Scotland's biggest-ever university spin-off business could generate more than half a billion pounds within 10 years with a technique that could revolutionise the North Sea oil industry.
A team of researchers from Edinburgh's School of GeoSciences has raised more than £7.4m in a funding round led by Scottish Equity Partners and the Norwegian investment funds Energy Ventures and HitecVision to form MTEM. The company was created to utilise new technology that could potentially save the oil industry billions of pounds a year, which are currently wasted on drilling dry wells.
MTEM (multi-transient electromagnetic) technology, developed at the University of Edinburgh, measures electrical resistance data from seismic explosions to determine whether deep underground reservoirs contain oil or gas before drilling, and can also be used to find hidden oil in mature producing fields. It is estimated that in the UK sector of the North Sea alone, more than one billion barrels of additional oil could be located and produced using this technology.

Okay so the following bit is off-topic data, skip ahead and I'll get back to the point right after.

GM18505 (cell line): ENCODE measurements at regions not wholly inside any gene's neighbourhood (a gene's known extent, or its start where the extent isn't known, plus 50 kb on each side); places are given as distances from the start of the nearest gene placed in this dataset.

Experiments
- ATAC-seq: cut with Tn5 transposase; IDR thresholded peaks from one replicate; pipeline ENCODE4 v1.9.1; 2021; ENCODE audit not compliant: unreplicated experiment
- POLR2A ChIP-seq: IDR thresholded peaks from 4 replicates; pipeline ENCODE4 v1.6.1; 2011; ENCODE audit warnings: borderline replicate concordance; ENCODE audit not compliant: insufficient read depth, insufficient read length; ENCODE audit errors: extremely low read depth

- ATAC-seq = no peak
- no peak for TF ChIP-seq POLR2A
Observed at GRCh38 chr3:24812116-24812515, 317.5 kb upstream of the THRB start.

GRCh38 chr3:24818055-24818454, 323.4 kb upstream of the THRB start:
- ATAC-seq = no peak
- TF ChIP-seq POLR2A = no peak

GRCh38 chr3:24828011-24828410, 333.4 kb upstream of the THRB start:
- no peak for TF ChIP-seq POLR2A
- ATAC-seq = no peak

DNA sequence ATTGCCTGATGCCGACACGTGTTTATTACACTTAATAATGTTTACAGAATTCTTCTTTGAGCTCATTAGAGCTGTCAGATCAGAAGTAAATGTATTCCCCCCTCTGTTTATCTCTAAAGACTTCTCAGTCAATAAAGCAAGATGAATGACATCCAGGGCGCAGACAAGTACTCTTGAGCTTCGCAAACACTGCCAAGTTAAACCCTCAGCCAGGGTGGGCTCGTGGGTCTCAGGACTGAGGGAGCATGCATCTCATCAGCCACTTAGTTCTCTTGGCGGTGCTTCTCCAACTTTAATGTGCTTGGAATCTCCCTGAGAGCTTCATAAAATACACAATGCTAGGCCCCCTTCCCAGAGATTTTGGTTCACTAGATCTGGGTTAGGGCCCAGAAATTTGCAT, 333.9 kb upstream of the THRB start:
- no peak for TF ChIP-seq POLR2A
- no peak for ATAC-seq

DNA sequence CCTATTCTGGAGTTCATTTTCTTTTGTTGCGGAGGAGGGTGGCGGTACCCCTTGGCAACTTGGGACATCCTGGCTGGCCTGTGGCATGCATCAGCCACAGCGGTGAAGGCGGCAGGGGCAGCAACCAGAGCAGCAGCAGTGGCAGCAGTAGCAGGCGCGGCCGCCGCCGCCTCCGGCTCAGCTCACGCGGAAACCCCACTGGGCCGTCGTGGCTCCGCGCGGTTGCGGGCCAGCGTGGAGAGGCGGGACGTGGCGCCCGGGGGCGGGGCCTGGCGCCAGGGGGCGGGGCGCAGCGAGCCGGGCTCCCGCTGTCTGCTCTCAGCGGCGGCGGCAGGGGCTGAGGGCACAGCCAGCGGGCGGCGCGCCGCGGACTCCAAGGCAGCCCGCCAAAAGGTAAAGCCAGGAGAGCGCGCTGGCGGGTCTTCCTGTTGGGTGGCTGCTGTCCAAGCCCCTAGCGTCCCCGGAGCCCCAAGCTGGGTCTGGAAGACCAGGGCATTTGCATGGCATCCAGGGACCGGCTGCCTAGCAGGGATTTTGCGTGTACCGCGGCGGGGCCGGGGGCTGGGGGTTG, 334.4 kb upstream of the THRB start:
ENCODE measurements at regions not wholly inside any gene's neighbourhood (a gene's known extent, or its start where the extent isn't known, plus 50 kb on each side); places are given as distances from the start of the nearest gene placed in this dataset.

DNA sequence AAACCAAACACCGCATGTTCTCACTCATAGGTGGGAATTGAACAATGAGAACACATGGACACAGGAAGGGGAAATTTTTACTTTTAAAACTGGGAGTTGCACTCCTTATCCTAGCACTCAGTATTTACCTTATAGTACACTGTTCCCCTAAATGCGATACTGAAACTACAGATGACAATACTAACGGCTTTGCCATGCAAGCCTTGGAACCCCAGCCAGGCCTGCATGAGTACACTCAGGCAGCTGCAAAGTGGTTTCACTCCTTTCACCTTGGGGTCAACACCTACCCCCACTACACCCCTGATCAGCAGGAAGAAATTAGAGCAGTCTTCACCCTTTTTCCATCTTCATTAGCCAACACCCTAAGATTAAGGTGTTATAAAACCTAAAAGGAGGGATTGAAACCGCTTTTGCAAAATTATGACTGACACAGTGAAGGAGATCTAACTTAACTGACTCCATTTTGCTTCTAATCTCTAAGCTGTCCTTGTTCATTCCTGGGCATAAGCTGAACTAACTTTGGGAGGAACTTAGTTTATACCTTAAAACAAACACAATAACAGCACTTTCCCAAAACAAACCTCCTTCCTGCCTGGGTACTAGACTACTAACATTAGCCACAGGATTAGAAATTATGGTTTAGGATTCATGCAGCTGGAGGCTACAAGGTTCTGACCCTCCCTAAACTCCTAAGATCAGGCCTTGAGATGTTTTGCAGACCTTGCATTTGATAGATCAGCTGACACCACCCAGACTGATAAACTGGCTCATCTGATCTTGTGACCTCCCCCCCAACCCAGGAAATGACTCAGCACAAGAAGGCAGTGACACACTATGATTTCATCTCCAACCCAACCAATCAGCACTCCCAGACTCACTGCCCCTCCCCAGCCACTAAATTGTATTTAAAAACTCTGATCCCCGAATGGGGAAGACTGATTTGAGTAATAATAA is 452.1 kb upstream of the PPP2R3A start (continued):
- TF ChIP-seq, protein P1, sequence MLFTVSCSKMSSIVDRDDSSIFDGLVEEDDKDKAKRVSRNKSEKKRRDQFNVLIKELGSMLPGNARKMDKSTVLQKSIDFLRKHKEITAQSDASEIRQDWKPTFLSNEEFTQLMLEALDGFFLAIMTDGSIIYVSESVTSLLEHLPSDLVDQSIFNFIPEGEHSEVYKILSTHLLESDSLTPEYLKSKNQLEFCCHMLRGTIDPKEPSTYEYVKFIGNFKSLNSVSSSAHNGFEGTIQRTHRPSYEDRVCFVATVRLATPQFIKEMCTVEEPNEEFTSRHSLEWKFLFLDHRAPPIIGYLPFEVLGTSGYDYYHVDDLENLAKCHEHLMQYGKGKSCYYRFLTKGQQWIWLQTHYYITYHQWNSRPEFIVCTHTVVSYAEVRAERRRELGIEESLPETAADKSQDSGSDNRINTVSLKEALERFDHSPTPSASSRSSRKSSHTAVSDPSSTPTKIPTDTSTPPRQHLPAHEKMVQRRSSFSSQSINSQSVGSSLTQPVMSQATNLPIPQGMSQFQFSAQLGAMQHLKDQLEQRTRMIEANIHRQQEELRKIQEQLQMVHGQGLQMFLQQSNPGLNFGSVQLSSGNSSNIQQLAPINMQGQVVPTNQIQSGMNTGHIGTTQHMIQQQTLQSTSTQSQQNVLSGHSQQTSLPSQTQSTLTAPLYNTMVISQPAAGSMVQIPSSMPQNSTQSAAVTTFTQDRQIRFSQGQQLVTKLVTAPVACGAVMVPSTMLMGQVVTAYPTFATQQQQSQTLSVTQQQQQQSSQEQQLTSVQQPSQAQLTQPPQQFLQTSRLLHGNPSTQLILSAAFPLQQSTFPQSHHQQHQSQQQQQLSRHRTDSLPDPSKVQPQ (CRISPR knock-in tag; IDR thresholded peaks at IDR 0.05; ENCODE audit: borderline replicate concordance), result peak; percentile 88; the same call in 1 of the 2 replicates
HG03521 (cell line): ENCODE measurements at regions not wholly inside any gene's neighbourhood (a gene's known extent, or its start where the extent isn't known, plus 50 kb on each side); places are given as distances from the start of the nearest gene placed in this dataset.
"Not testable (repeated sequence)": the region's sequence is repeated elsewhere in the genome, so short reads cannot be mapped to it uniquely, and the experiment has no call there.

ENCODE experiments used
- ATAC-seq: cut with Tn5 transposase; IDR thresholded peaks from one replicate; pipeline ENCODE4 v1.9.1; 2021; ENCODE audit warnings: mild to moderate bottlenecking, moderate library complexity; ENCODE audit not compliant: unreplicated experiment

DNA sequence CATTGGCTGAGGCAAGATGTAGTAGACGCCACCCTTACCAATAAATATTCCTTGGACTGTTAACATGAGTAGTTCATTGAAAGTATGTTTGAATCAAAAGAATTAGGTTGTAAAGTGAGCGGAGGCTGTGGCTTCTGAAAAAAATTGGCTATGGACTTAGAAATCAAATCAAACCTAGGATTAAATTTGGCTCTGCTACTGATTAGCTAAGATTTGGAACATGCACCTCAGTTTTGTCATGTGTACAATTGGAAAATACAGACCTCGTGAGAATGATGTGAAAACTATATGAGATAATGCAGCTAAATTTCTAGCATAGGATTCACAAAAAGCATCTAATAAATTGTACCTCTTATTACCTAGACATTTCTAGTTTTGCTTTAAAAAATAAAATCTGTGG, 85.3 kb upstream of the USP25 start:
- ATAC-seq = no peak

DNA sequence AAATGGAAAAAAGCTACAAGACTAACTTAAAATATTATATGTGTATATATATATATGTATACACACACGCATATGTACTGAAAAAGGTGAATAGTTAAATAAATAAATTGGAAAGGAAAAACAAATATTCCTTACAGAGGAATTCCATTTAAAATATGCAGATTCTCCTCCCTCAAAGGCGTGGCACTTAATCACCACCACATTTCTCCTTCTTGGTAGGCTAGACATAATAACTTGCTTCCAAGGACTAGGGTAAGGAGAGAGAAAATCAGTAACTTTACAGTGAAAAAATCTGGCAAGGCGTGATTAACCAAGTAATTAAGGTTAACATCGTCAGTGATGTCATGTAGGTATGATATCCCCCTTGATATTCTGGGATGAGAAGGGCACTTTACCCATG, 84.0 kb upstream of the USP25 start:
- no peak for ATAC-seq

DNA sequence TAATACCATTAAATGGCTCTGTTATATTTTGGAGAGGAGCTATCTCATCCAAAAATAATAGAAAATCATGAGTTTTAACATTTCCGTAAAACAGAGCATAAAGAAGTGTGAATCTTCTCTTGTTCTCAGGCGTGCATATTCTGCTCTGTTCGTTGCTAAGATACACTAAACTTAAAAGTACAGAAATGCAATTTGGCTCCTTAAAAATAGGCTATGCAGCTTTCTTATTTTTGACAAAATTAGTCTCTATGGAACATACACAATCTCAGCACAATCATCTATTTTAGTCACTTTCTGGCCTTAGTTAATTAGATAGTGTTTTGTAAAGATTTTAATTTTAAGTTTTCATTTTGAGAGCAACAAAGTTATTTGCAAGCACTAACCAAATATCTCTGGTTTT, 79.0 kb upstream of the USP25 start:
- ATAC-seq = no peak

Leon Walker, the chief executive of MTEM, who joined the company after holding a variety of senior management positions at Schlumberger, said: "The economic impact of this technology has the potential to extend far beyond simply the value of the oil produced. By identifying new pockets of oil and gas, MTEM could extend the life of many North Sea fields, increasing recovery rates also from the known reservoirs."
It is also hoped that the company will create hundreds of hi-tech jobs in Scotland. David Sneddon, the director of Scottish Equity Partners' energy-related technologies team, said: "The potential market for this technology is about £500m a year."Reuse content